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Smoking Cessation

According to the CDC, cigarette smoking remains the leading cause of preventable disease and death in the United States. It's never too late to quit smoking and improve the health of yourself and those around you. To get free information on how to quit smoking, you can call any of these toll-free numbers:

Stamp Out Smoking - Be Well Arkansas: 1-800-Quit-Now
National Cancer Institute: 
Centers for Disease Control and Prevention: 

Or visit the following websites:

There are also local programs and treatments available to help you stop smoking. Call any of the phone numbers below for more information and to find a program that will be a good fit for you.

Be Well Arkansas – Quitline
1-800-Quit-Now (1-800-784-8669)
This is a phone counseling program to assist you in quitting smoking. All calls are toll-free. Hours of operation: 8 a.m. – 4 p.m. Monday – Friday. Closed on weekends and holidays.

Stop Smoking Course (Veterans’ Administration Medical Patients only)
VA Medical Center
(479) 444-5048
1100 N. College, Fayetteville, AR

Smoking Cessation Treatment
The Community Clinic - all locations
(479) 751-7417
Connect with a provider to begin treatment

Stop Smoking (University of Arkansas students, faculty and staff only)
Pat Walker Health Center
(479) 575-4451
525 N Garland Ave, Fayetteville, AR
One-on-one counseling and medications are available. Cost may vary.

Smoking Cessation Program
Medical Arts Pharmacy
(479) 443-3411
2515 E. Huntsville Rd., Fayetteville, AR

You Can Quit

You can quit smoking, and it's important to set yourself up for success. A good way to start is with these three important steps.

Step 1: Decide to quit
Step 2: Make an appointment with a doctor or contact a smoking cessation hotline
Step 3: Set a “Quit Day”

Make a Plan

Once you've made the decision to quit smoking, make a plan to help you reach your goal. There are actions you can take before your Quit Day to increase your chances of success. Here is a sample plan for each of the five days leading up to your Quit Day.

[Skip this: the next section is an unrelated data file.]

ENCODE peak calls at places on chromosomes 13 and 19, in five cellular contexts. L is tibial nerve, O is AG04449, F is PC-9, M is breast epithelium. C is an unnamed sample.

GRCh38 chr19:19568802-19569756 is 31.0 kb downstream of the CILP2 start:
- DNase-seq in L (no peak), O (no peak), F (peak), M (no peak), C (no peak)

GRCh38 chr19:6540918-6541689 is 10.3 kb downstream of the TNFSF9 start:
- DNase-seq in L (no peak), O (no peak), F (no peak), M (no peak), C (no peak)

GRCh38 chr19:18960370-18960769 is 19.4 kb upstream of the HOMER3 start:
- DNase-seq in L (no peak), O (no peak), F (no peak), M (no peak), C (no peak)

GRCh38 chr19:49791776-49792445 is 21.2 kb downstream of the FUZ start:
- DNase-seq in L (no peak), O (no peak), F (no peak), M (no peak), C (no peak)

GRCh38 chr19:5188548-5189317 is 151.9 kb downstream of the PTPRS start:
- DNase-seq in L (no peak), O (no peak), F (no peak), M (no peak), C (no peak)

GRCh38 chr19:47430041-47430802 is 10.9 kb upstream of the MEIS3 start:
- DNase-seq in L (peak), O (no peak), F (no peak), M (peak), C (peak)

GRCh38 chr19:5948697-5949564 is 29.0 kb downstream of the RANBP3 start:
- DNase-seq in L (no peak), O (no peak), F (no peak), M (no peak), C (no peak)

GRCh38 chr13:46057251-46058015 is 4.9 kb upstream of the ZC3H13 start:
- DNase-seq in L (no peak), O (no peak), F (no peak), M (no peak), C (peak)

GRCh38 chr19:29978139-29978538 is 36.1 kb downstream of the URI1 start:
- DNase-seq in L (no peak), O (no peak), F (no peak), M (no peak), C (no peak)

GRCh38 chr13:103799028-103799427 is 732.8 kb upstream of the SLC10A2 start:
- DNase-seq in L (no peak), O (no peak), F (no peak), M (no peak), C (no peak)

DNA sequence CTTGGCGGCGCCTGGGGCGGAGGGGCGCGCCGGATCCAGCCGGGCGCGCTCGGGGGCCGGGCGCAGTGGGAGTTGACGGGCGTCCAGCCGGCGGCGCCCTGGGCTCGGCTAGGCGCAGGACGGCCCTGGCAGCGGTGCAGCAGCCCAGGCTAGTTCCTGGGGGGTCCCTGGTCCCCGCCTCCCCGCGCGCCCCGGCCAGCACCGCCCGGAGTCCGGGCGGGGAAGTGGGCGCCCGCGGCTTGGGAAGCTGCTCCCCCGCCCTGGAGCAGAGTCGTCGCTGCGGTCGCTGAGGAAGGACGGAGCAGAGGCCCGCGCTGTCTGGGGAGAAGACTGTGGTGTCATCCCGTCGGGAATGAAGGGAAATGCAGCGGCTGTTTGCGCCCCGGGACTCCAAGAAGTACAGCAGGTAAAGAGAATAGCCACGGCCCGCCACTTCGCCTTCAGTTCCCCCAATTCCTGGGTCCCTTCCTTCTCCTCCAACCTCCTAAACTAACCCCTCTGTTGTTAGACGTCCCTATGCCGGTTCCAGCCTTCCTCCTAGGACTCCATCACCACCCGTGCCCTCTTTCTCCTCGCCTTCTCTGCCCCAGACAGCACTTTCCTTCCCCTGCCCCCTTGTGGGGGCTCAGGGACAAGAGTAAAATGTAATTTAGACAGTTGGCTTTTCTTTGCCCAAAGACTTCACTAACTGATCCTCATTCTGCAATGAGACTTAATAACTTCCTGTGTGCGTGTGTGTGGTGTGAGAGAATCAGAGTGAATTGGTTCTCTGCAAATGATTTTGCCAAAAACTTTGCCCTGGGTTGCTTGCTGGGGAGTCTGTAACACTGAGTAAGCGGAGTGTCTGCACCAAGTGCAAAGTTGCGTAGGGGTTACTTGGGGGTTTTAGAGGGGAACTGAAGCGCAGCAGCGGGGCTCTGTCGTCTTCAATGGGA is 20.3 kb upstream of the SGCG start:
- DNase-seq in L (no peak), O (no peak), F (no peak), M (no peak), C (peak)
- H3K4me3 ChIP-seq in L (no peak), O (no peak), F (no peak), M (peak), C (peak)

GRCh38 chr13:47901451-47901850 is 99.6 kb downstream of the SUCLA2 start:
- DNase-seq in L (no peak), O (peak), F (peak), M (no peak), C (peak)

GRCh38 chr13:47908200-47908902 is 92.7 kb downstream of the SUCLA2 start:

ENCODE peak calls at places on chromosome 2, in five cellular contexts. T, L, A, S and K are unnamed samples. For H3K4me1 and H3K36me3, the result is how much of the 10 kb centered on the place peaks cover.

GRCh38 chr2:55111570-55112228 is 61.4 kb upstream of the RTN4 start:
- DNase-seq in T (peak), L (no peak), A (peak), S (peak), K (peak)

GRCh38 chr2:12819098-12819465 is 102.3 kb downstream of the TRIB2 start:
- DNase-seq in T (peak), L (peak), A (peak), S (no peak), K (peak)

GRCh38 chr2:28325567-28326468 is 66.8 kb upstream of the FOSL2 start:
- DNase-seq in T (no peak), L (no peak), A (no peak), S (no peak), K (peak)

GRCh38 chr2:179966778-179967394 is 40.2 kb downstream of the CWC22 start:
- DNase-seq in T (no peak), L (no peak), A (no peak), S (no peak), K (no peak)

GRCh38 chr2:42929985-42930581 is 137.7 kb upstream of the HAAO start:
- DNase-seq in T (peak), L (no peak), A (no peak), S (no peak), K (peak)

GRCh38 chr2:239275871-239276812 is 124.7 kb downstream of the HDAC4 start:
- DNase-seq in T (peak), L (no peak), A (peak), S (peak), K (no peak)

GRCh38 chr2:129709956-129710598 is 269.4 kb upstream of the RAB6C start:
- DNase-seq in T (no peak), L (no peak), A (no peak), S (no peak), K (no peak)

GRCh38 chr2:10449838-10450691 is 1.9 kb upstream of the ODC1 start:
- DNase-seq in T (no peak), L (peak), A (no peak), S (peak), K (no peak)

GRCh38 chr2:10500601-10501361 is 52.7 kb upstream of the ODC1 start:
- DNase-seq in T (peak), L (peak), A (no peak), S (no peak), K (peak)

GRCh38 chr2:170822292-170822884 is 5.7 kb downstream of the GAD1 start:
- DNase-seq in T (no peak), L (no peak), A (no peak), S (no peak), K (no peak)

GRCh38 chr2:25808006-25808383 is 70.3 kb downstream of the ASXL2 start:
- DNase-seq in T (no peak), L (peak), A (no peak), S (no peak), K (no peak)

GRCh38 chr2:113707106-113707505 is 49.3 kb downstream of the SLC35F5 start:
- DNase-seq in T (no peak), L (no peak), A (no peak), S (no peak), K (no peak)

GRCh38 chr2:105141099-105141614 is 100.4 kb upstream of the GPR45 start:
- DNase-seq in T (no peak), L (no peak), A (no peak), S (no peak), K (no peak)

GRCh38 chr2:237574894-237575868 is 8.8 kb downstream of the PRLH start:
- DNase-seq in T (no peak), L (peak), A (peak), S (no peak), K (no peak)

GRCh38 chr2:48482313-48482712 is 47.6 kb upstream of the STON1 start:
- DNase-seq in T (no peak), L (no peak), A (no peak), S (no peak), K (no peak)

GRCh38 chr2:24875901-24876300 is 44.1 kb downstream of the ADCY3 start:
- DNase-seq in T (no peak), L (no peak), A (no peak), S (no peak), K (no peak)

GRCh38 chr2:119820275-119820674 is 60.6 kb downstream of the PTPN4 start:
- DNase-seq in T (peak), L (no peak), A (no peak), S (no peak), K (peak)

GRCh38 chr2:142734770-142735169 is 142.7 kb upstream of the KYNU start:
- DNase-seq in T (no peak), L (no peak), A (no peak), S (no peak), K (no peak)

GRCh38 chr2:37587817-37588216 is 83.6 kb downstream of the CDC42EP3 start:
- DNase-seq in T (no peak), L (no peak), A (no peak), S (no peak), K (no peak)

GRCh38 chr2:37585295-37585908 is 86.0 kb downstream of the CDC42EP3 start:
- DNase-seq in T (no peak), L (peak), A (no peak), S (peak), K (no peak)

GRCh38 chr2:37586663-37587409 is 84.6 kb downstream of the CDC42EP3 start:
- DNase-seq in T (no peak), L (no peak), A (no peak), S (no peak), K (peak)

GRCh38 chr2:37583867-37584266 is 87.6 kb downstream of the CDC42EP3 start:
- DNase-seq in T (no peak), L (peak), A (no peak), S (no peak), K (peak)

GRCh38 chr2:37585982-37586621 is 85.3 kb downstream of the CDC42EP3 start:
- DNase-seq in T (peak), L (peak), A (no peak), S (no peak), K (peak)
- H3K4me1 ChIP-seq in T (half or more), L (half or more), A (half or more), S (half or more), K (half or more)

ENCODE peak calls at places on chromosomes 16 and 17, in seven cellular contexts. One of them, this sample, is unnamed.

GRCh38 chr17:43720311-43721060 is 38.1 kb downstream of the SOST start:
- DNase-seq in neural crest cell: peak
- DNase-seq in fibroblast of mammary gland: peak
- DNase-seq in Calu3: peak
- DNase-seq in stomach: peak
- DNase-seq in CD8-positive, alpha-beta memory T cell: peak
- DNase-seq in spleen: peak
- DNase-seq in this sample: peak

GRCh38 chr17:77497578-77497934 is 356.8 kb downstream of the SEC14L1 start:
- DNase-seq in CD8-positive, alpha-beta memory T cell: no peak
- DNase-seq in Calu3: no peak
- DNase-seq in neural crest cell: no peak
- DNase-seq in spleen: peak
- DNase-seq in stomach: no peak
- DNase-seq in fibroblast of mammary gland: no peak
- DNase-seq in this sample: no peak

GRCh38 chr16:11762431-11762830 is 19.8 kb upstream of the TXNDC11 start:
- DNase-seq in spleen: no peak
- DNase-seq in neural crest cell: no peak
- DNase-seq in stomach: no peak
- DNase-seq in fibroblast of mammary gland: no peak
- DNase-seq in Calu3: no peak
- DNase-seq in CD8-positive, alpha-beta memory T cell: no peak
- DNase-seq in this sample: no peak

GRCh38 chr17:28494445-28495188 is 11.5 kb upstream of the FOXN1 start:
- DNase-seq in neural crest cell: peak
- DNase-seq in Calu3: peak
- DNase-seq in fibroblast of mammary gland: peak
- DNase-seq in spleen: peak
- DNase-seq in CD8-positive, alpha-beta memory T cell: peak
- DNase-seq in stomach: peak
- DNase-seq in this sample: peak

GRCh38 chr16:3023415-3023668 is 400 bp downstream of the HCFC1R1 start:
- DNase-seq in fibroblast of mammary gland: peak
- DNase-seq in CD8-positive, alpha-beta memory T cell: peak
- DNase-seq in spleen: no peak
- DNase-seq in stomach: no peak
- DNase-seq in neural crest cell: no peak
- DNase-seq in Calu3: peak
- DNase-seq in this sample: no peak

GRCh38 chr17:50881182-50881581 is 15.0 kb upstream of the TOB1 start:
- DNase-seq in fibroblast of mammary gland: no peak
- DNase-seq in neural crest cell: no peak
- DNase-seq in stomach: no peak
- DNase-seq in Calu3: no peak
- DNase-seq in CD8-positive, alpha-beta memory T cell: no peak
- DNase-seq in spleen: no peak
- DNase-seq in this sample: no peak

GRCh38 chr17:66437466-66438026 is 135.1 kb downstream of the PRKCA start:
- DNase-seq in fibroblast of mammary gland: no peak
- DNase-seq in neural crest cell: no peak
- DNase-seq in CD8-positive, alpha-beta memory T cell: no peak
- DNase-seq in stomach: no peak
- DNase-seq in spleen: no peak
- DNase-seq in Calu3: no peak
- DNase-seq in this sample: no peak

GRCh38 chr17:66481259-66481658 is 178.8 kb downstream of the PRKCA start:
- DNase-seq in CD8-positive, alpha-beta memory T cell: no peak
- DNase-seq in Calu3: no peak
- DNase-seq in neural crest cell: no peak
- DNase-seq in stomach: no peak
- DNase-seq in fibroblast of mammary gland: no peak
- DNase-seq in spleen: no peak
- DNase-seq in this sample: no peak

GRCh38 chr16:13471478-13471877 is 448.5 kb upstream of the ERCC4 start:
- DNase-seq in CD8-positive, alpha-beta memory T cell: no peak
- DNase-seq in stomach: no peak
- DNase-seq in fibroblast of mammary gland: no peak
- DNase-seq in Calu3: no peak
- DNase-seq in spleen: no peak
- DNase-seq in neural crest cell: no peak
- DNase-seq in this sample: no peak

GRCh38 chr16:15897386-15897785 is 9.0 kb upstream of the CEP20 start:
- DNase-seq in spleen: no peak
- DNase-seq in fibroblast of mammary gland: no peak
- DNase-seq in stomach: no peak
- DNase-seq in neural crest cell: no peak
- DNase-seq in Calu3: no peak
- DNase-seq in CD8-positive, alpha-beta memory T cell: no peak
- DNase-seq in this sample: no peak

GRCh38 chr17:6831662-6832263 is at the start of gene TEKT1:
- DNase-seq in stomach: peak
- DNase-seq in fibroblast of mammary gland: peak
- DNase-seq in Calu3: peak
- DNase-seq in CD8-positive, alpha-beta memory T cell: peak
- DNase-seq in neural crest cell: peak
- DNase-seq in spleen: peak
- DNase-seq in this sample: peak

Quit Day minus 5
 -List reasons for quitting and tell your friends and family about your plans.
 -Stop buying cartons of cigarettes.
Quit Day minus 4
 -Pay attention to when and why you smoke. Think of new ways to relax or things to hold in your hand instead of a cigarette.
Quit Day minus 3
 -Think of whom to reach out to when you need help and how much money you will be saving by quitting.
Quit Day minus 2
 -Buy nicotine patches/gum or get a prescription for aides.
 -Clean your clothes to get rid of the smoke smell.
Quit Day minus 1
 -Think of rewards for yourself after you quit. At the end of the day, throw away all cigarettes, lighters and matches.
 -Have your teeth cleaned.
Quit Day
 -Keep very busy. Remind friends and family that this is your quit day and ask them to support you.
Quit Day plus 1
 -Congratulate yourself. Keep busy, change up your routine.
 -Add walking, increase your water intake, take deep breaths.
 -Snack on healthy things like carrots, sugarless gum or air-popped popcorn.

Changes When Smokers Quit

You will immediately notice changes once you stop smoking. Within hours, your blood pressure, pulse and senses will improve. Here are some of the changes you can look forward to:

Air around you is no longer dangerous to others
20 minutes
Your blood pressure and pulse rates drop to normal and the temperature in your hands and feet increases to normal
8 hours
Carbon monoxide level in blood drops to normal and oxygen level in blood increases to normal
48 hours
Nerve endings start regrowing and your ability to smell and taste is enhanced
2-12 weeks
Your circulation and breathing improves and walking becomes much easier
1-9 months
Coughing, sinus congestion and shortness of breath decreases while overall energy and lung capacity increases
1 year
The excess risk of coronary heart disease is half that of a smoker
5 years
Stroke risk, risk of cancer of the mouth, throat and esophagus is half that of a smoker
10 years
Precancerous cells are replaced and risk of smoking related cancers decrease
15 years
Risk of coronary heart disease is comparable to that of a non-smoker